I think the “Milleners and Milleneries” exhibit might be more permanent? I’m not sure, but the Society had a lot of 19th century dresses on display from local makers. During my visit, there were several women visitors who were super into it. As you’d assume, this isn’t my bailiwick, but I was impressed with the depth and breadth of the collection just the same.
(One of my fellow visitors was some woman that used to work with my wife who recognized me and/or my son Damian somehow. It was a whole thing – even though we actually didn’t know each other at all. But there I was, with my special needs son, taking pictures of corsets and dresses. Totally normal thing for us to be doing on a Saturday afternoon.)
Other visitors included…
I digress. There were lots of dresses and lots of painful corsets and a sort of transition from women hurting themselves for fashion to women hurting the environment and destroying entire species of birds for fashion. Well done, Mansfield Historical Society!
2018 marked the centennial of the landmark Migratory Bird Act legislation and this little museum went all in with an exhibition exploring the history of the ground-breaking legislation of 1918. The exhibit is long gone now as you read this, but it examined the circumstances that inspired early environmentalists — many of them women — to champion the protection of endangered birds.
Administered by the U.S. Fish and Wildlife Service, the Migratory Bird Act prohibited the hunting, killing, trading, and shipping of migratory birds. It also regulated the nation’s commercial plume trade, which had decimated many American bird species to the point of near extinction.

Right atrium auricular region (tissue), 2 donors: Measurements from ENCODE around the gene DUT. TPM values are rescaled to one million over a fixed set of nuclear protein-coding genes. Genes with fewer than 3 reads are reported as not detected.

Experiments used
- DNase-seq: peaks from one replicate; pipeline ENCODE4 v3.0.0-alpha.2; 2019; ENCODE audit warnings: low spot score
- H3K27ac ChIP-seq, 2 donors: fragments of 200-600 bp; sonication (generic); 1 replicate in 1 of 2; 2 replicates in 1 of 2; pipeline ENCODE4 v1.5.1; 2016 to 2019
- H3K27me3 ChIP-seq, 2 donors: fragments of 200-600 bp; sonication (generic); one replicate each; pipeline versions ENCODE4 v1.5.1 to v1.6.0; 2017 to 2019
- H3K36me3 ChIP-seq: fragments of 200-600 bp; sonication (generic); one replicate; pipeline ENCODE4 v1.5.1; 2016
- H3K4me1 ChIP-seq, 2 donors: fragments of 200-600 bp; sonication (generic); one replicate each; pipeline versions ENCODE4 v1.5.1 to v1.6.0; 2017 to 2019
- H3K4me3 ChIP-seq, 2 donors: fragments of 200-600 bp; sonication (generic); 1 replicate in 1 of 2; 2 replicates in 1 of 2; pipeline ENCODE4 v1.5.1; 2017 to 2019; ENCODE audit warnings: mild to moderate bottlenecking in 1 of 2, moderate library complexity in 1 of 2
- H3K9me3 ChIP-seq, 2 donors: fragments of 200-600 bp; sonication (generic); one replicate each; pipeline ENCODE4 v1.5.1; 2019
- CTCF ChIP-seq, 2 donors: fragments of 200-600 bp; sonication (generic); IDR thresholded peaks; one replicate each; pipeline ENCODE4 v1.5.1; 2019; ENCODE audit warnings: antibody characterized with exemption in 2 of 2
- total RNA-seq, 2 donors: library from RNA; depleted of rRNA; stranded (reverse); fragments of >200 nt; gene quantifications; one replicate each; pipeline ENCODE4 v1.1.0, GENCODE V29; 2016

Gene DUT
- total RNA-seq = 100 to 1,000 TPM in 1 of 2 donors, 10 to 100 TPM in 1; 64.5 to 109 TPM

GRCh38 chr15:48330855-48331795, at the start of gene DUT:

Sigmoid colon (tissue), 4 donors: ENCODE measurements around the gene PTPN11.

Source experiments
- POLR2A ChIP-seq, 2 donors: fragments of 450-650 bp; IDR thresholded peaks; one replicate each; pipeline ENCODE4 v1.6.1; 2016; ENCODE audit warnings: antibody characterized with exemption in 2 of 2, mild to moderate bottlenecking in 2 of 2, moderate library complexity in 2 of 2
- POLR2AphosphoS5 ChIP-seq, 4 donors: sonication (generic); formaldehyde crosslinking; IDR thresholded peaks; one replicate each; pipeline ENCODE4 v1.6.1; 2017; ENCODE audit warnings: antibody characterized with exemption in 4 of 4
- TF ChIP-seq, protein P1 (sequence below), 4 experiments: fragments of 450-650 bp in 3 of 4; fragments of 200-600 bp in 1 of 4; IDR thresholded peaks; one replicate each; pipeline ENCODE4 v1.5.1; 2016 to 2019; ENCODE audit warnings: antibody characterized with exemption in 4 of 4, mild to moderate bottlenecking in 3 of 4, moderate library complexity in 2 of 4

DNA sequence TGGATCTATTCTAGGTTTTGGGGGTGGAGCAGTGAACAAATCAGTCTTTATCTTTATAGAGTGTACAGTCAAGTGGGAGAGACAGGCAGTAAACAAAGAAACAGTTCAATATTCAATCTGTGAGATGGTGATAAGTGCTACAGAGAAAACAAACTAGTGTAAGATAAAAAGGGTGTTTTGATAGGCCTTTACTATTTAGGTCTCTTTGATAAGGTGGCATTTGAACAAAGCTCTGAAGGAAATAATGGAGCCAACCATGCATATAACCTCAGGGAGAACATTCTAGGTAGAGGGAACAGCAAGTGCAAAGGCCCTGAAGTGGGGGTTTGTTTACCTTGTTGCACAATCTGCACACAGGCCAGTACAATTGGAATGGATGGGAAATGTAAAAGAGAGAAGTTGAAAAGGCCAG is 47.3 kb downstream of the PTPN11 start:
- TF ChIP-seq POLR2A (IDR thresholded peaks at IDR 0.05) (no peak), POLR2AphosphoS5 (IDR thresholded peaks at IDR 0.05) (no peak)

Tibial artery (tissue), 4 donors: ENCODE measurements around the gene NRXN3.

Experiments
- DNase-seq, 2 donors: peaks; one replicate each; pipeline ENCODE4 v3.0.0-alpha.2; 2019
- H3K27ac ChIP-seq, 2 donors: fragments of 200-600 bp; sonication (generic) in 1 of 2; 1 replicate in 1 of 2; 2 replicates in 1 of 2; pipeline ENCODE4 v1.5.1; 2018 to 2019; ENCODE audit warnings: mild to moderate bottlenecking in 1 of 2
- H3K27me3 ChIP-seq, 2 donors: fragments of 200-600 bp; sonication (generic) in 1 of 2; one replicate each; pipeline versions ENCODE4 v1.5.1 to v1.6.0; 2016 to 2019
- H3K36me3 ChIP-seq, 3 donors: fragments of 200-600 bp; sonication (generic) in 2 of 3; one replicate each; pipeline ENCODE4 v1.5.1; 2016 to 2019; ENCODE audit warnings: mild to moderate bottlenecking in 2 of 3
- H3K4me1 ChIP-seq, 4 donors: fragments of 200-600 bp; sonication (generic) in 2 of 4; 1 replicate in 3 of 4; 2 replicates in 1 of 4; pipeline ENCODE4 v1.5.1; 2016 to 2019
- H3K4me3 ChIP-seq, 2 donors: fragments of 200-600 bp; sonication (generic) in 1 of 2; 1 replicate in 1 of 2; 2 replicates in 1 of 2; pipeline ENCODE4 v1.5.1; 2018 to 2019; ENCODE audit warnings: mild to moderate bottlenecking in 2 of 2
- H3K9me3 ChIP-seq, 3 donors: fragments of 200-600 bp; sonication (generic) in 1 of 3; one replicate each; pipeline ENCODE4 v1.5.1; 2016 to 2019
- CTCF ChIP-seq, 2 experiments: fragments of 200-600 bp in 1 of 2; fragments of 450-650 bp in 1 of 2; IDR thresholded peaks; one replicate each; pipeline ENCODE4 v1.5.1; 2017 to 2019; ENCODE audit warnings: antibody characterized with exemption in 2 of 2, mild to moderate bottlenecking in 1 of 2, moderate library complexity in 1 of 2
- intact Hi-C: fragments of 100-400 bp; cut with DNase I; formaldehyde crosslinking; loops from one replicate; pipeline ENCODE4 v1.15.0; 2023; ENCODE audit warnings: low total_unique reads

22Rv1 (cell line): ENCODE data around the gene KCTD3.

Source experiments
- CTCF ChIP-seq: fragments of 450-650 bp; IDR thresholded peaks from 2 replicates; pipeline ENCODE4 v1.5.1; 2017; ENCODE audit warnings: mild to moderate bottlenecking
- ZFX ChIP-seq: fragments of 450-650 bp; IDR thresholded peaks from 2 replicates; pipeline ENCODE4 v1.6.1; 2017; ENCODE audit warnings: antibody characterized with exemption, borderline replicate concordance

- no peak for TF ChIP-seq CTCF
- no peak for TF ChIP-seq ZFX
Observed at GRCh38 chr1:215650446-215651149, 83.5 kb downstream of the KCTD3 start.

The museum delved into the history of the Act by examining the economic and social circumstances that inspired the early environmentalists and activists who lobbied for the precedent-setting legislation. New York was the center of the US feather trade, and Connecticut was therefore close to it. The Act affected feather importers, hat manufacturers, retailers, and fashion consumers. (And birds.)
The story was told through clothing and accessories, books, ephemera, photographs, art, and prints. The museum had examples of late 19th- and early 20th-century feathered fashions including hats, boas, fans, aigrettes, jewelry, and clothing. Some of it was pretty bonkers.
Man, we humans almost killed off so many bird species so urbane women could wear them. They made earrings of hummingbird heads! Whole snowy egret necks and heads were worn as boas. Massive peacock sized plumes for hats and accessories.
The protests and movement against this profligate killing of birds became the chief concern of the nascent Audubon Society, which incorporated in 1905 – and the snowy egret became its symbol because of these efforts against the plume trade and the millenaries that were exploiting it. Activists courted many famous women to join the fight and as a result, conservation groups were formed that exist to this day.
The whole thing was really well done, and I can only assume that future exhibitions on other topics were equally researched and presented.
Once again I’ve been reminded, that no matter how many “little” or “boring” museums I visit on this multi-decade journey across Connecticut, there is a lot to learn and see – much of it entirely unexpected and fascinating.
Thanks Mansfield Historical Society!